All right, I exaggerate. Still, the white-Anglo-guilt factor, more than anything else, helps Spanish secure for itself a larger and larger place in our affairs. With Congress’ extension sometime this summer of the 1965 Voting Rights Act, we may expect the provision of Spanish-language voting materials to continue, raising as it does the question of how such materials inspire commitment to the ideals and systems of the English-speaking.
Never mind our union has had a President who grew up not speaking English (Martin Van Buren). Never mind that some states, including South Dakota, had their Constitution printed in languages such as German for ratification by the people. Nope. Many people, including apparently some Congressmen, which for the federal government to prevent local authorities from printing languages in ballots their people can understand.
If our member states are able to decide for themselves what languages ballots should be in — whether English, French, German, Norwegian, Swedish, or even Spanish — mistakes will be made. Mistakes are always made. But by letting every state to see for itself, other states can observe the successes and failures of their fellows. They can craft policies best suited for the local conditions. They can actually be democratic.
This should not be a federal – centralized – issue at all. This is an issue for each member-state to solve. Not bureaucrats and judges.
“Many states, under God,” by Thomas Barnett, Thomas P.M. Barnett :: Weblog, 28 May 2004, http://www.thomaspmbarnett.com/weblog/archives2/000326.html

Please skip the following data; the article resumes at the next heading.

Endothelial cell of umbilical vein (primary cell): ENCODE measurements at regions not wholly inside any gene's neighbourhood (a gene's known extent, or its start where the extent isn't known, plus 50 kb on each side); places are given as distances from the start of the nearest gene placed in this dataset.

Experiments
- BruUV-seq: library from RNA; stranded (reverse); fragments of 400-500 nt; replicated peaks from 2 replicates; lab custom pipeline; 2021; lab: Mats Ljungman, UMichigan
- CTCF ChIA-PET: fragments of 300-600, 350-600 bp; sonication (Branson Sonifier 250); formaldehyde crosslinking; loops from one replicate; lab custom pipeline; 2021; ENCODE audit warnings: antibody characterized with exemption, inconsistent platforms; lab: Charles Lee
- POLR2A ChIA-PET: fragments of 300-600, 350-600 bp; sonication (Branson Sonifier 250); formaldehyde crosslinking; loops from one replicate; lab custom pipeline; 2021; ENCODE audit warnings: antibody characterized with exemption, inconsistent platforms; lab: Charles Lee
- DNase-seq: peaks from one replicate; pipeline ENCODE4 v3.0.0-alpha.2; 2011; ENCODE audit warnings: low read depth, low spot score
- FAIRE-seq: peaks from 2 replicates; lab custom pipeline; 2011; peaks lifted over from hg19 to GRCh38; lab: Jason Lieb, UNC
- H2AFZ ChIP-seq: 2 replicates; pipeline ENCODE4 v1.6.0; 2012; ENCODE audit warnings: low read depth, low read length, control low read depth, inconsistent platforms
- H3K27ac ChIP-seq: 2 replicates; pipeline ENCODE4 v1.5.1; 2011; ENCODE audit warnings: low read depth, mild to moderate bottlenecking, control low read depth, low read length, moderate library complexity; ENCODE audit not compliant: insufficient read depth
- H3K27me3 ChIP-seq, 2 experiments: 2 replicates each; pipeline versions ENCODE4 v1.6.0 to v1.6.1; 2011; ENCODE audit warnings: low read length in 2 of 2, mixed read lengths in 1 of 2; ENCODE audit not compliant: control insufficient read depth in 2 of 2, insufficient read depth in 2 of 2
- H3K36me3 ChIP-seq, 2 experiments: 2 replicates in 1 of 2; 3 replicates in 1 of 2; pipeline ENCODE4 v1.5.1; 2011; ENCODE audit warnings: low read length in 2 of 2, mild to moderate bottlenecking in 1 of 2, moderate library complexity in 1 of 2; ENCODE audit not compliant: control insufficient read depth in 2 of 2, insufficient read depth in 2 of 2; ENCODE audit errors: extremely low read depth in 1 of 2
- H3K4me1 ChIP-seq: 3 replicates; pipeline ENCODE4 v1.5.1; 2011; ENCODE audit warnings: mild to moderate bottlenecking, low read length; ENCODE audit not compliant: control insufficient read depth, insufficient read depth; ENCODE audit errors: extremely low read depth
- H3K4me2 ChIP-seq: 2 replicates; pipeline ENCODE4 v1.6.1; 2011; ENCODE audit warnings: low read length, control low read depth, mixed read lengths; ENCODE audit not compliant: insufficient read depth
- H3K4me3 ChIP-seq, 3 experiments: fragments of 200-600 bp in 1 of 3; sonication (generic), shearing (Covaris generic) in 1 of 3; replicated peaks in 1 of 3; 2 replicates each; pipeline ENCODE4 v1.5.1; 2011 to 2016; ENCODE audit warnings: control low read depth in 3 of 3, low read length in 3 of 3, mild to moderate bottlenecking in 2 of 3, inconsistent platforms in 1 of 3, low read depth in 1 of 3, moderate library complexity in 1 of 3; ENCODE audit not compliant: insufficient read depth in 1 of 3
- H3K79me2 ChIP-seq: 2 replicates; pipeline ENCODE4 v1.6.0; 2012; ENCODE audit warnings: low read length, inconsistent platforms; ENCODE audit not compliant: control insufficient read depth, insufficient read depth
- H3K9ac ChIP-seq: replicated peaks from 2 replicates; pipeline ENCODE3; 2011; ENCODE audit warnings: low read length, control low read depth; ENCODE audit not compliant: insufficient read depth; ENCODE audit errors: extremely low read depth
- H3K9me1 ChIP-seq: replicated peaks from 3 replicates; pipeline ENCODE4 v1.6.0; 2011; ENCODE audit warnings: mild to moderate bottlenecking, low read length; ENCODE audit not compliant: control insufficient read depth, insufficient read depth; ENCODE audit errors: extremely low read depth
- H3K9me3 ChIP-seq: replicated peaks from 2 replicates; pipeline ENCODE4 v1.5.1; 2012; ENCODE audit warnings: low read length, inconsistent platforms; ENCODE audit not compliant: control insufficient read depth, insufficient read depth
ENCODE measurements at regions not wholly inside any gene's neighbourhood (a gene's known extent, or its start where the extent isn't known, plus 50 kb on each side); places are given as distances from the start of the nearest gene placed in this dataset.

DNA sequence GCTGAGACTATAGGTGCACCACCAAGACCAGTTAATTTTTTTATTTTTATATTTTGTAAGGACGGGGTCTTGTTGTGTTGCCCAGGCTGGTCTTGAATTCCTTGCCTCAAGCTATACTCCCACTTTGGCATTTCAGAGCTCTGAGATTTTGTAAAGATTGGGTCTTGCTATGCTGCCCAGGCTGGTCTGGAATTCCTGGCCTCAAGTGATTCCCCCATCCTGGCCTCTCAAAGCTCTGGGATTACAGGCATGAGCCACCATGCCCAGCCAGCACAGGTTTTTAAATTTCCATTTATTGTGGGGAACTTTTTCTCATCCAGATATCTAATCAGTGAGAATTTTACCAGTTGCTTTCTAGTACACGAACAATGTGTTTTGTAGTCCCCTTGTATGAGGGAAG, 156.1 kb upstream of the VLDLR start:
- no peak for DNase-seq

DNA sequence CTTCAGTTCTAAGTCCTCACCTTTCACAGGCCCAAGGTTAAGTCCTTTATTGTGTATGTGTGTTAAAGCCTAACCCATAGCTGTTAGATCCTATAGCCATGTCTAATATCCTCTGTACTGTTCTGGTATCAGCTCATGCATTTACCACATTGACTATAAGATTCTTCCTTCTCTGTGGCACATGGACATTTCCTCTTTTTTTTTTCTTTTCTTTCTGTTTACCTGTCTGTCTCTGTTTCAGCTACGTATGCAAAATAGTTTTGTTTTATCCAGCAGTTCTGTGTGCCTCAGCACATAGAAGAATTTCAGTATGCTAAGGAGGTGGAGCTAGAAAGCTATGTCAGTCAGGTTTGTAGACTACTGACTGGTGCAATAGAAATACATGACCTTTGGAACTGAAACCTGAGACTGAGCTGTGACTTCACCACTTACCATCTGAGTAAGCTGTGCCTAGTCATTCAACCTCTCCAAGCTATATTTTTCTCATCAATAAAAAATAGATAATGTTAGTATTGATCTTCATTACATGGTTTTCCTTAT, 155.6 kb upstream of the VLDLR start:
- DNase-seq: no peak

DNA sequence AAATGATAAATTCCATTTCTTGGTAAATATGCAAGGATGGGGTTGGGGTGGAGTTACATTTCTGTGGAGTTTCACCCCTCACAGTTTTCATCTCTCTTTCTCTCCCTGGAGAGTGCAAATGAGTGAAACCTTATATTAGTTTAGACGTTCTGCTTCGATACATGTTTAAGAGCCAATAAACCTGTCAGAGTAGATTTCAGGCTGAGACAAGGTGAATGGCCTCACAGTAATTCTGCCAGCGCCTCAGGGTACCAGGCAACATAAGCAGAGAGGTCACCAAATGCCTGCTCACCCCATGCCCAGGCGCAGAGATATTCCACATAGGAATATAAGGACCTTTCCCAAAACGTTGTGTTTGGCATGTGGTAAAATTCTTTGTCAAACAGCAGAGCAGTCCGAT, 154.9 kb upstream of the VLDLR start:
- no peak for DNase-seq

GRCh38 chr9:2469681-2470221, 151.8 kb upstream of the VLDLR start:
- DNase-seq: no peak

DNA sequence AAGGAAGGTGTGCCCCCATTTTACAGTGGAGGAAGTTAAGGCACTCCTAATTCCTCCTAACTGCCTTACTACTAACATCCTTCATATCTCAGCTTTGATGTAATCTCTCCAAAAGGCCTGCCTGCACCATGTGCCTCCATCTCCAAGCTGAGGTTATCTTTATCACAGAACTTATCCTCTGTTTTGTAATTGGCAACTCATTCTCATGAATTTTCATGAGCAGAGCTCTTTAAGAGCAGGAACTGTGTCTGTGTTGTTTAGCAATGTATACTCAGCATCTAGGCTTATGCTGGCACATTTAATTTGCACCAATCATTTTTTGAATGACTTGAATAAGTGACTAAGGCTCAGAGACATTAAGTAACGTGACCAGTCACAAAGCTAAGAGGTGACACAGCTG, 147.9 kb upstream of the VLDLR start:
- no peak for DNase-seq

“Provisions of the Voting Rights Act Up for Renewal,” by Gary Feuerberg, Epoch Times, 5 June 2005, http://www.theepochtimes.com/news/6-6-5/42332.html.
“Add bilingual ballots to the debate,” by Marsha Mercer, Seattle Post-Intelligencer, 8 June 2006, http://seattlepi.nwsource.com/opinion/273083_mercerbilingualballots.html
“Minorities push to extend Voting Rights Act,” by Michael Barrett, Rocky Mountain Telegram, 11 June 2006, http://www.rockymounttelegram.com/news/content/news/stories/2006/06/11/votingrights.html.
“One Country, One Language,” by William Murchison, Human Events Online, 13 June 2006, http://www.humaneventsonline.com/article.php?id=15527
“Activists Push Voting Rights Bill,” by Brian DeBose, Washington Times, 15 June 2006, http://washingtontimes.com/national/20060614-115012-8188r.htm
“Resilience and WMD Threats,” by Stephen DeAngelis, Enterprise Resilience Management Blog, 16 June 2006, http://www.enterpriseresilienceblog.typepad.com/.
Update: Stephen F. DeAngelis writes:
A varied defense-in-depth is required. I’m going to tell Task Force members that the best way to make the system resilient is to think regionally rather than nationally. By nurturing what I call Regional Resilience Ecosystems, you have a much better chance of getting cooperation. Regional groups can address common challenges (it’s not difficult for people to understand that the challenges facing New York City are different than those facing Topeka, Kansas).